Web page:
By Assunta Ng
NORTHWEST ASIAN WEEKLY
Most people know me as a journalist. But my most unusual title is: First Chinese female Rotarian in the world, thanks to a group of smart men who decided in 1986 that women should be a part of Rotary, despite opposition from their peers.
Today, I am still a Rotarian, a member of the Rotary Club of Seattle. With the two clubs (Seattle International District ID Rotary Club, 1986-91), I have been a proud member for 30 years, and I have no intention of retiring.
When the ID Rotary invited me to join, I was surprised. I didn’t hesitate for a second. All I knew was, it was a prestigious group and an honor. Then, I found out Rotary International’s policy was to exclude women. What, really? I recall my disbelief. Why? I was even more shocked that the club had no women in its entire 99-year existence. And I was not thrilled that its headquarters had to be forced by a lawsuit to change its discriminatory policy.
Now that I look back at what these men did, they were forward, innovative, and strategic thinkers, and blazing trails for equality. They had lined up pro bono attorneys to fight the case in court and savvy spokespersons to deal with the media. Their sophisticated campaign had created a movement for those who fought for equality in male social clubs. Bravo!
I’d like to thank all these men for opening doors to millions of women, and creating a lasting legacy not only for themselves, but for the entire global Rotary community, which has over 34,000 clubs and 1.2 million members. If not for these men, it could be 100 or more years for women to get in. So thank you, thank you, thank you for your courage to challenge the status quo.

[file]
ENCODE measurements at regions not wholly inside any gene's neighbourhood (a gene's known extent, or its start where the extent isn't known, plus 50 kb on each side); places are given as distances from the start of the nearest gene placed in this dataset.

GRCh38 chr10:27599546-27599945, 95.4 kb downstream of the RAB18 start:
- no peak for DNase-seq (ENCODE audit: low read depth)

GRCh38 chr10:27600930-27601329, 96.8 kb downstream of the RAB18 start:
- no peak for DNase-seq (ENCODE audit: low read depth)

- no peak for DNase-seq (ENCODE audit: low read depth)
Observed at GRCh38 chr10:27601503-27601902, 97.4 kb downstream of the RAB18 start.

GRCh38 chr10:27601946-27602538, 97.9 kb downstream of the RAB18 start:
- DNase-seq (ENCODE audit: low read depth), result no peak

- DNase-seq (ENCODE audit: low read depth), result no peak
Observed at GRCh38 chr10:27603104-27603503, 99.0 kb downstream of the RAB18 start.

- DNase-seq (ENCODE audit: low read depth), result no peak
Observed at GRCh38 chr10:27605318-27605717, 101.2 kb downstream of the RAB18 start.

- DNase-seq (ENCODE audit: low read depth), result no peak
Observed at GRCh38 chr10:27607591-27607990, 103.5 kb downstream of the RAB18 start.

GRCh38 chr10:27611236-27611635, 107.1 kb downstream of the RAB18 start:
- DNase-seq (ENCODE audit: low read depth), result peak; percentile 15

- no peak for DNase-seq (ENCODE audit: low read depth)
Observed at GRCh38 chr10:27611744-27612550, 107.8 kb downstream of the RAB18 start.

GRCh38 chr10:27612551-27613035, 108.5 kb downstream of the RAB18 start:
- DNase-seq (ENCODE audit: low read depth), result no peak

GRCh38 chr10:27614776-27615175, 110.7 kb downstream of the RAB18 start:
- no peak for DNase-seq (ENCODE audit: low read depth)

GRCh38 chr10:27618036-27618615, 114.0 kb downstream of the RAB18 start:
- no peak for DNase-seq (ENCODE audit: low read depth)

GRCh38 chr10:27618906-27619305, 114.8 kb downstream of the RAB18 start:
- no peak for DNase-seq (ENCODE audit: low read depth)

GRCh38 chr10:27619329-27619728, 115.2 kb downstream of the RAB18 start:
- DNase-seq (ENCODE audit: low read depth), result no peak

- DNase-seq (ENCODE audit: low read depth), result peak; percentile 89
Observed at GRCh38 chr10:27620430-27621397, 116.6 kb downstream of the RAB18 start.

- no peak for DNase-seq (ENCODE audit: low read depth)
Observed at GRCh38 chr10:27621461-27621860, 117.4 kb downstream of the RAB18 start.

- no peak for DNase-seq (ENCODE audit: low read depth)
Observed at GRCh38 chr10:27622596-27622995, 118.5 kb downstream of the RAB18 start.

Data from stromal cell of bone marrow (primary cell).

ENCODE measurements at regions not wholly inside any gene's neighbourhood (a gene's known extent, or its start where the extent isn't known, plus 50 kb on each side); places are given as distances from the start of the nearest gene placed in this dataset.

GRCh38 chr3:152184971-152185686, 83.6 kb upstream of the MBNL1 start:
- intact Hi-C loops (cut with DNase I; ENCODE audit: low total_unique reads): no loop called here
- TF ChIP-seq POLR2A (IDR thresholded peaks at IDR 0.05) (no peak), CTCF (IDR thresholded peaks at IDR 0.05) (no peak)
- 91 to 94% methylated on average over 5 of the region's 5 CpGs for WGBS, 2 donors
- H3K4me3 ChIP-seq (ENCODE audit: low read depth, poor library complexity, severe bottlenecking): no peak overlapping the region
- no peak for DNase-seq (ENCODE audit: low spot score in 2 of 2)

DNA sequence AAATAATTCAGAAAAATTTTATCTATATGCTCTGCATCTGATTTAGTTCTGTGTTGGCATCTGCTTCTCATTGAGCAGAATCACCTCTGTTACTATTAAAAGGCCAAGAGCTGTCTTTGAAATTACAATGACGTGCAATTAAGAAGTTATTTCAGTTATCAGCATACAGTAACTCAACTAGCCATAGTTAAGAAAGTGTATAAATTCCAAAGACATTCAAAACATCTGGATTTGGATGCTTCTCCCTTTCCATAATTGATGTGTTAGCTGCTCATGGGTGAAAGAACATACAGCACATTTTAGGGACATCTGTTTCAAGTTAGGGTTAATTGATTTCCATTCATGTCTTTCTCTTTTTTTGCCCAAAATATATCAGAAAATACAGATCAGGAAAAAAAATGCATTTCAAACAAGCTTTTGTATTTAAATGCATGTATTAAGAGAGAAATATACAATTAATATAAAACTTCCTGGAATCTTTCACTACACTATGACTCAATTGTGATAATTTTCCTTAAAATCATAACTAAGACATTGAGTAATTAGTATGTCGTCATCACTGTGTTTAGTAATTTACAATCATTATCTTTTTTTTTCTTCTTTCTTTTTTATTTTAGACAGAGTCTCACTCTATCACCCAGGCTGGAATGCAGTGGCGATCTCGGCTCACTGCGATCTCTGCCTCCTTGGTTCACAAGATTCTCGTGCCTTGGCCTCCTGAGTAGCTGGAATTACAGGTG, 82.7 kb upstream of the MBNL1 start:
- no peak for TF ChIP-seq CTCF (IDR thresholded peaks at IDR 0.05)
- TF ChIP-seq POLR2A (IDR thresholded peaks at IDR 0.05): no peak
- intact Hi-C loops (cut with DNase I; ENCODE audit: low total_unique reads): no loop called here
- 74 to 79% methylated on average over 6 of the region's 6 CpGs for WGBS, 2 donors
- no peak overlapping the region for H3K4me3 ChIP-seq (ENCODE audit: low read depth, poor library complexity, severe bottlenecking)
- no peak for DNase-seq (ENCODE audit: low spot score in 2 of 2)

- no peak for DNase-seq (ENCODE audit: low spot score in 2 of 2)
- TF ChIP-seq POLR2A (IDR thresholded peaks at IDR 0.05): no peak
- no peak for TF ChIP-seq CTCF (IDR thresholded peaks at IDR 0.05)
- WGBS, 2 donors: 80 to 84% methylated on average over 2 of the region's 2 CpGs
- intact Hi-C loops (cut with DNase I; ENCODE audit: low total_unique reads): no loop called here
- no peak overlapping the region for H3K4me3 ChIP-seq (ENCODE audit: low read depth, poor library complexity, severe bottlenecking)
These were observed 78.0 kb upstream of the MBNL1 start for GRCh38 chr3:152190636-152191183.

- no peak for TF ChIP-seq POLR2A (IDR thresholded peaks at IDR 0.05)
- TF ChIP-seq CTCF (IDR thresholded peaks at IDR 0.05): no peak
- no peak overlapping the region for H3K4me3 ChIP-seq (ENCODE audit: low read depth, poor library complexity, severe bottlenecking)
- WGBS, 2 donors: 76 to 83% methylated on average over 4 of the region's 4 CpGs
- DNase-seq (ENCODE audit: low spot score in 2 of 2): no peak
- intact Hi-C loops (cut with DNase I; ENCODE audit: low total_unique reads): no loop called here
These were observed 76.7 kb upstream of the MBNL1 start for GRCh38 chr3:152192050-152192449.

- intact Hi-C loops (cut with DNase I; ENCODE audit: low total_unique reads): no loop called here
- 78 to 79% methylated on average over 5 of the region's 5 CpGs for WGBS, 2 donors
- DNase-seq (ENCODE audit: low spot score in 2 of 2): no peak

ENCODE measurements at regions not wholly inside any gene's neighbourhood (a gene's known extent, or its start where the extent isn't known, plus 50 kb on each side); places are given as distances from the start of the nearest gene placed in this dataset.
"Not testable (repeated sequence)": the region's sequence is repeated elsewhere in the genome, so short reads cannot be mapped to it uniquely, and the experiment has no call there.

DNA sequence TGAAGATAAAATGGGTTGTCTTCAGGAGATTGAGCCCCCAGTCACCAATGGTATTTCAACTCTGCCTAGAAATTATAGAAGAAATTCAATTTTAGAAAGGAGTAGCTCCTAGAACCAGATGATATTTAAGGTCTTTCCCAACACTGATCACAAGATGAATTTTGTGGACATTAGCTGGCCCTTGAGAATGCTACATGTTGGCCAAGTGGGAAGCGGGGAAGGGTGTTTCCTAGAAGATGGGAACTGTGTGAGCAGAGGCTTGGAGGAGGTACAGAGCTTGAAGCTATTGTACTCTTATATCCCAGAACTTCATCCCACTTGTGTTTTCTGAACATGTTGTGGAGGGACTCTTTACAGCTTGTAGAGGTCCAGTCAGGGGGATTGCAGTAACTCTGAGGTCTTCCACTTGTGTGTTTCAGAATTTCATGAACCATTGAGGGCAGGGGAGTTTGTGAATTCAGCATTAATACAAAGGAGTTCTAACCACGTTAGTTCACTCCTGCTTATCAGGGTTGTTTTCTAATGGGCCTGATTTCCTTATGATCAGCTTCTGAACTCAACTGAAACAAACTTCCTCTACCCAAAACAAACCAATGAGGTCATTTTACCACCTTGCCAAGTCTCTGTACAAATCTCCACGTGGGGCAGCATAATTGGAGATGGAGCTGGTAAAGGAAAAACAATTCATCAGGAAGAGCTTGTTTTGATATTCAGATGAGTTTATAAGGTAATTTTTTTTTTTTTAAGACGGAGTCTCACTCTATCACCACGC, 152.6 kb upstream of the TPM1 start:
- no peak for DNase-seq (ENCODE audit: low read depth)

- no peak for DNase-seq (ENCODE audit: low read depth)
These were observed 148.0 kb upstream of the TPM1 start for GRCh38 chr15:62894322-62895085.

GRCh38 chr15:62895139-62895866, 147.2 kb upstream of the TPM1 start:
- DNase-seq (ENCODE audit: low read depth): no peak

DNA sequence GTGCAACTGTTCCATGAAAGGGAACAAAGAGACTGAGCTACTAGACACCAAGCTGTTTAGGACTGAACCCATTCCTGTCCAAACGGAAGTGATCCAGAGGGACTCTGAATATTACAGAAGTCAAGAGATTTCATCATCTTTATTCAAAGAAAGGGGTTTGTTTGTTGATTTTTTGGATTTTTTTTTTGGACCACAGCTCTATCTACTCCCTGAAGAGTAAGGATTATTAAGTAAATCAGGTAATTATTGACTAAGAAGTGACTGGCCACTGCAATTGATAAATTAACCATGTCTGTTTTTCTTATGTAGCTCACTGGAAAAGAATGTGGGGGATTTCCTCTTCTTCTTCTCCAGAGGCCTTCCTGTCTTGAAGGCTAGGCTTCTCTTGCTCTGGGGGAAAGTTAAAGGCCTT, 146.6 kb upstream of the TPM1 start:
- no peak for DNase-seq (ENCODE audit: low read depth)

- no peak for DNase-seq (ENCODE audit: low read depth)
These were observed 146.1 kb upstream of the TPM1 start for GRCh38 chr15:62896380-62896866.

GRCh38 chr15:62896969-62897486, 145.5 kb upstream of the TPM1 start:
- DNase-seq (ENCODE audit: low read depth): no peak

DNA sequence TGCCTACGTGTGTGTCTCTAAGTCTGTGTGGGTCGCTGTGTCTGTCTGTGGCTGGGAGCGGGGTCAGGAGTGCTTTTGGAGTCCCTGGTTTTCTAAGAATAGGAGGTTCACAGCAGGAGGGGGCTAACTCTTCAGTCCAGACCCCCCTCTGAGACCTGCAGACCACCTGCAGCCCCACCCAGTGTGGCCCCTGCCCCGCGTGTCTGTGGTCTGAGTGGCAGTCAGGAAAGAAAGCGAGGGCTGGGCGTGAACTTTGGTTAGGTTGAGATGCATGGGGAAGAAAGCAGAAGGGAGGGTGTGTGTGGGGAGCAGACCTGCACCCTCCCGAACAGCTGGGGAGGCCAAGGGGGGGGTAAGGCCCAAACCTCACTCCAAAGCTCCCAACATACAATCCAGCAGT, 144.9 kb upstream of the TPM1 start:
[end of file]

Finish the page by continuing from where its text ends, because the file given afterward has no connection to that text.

The first 15
Why me? I was one of the first 15 women to join Washington state Rotary through the ID Rotary Club.
The women were some of the most amazing and diverse group of people, including former Seattle City Councilmember Dolores Sibonga. At the time, I was only a few years into my publishing career. I guess I was in the right place at the right time. What a gift and privilege that these men had given me. The more I learn about the Rotary, the more I embrace its service aspect and 4-way test, the Rotary’s guiding principles and moral code for business and personal relationships.
1. Is it the truth?
2. Is it fair to all concerned?
3. Will it build goodwill and better friendships?
4. Will it be beneficial to all concerned?
What does it mean to be a Rotarian? Rotary International President John Germ said it means, “I am trustworthy, dependable and reliable. I give more than I take.”
What does Rotary do?
Its slogan is “Rotary serving humanity, service above self, connecting for good.” With the 4-way test in mind, each Rotary Club selects its own service projects to improve lives all over the world.
Our club took on a big project and joined a team that works with the Bill and Melinda Gates Foundation to eradicate polio. It also provided huge capital and organized fundraising campaigns to build the Rotary Boys and Girls Club in the Central District, and the Wellspring Family Services on Rainier Avenue South. I was happy to raise $10,000 for Wellspring in 2008.
If you think working with Bill Gates is too intimidating, consider what author Arthur C. Brooks wrote in a New York Times column. “You can make the world better, by thinking small.” Each Rotary club also has small projects. “In the fundraising business, there’s an old axiom that “one is greater than one million,” Brooks wrote. “It is a reminder that when it comes to people in need, one million is a statistic, while one is a human story.”
So it is okay to “start with one, not one million,” in philanthropy, Brooks stated.
That’s exactly what I did with my Rotary service, focusing on one-on-one relationships, and not chairing big projects or meeting big shots.
There is no greater joy and satisfaction when the students I worked with, become the first in their family to go to college after overcoming tremendous adversity. I don’t get a standing ovation or a thank you. But deep in my heart, I witness the fruits of my involvement — changing lives and its long-lasting effect. Like Mother Teresa said, doing small things with great love is beautiful too.
Sunday, January 29
Rotary’s Broken Ceiling: Celebrating Those Who Broke It
Northwest African American Museum, 2300 S. Massachusetts St., Seattle
RSVP by January 19
To purchase tickets, visit http://goo.gl/xCaAY5
Assunta can be reached at email@example.com.
The first 15 women admitted to the Rotary:
The men who voted to admit women:
Jim St. Germain
B Douglas Williams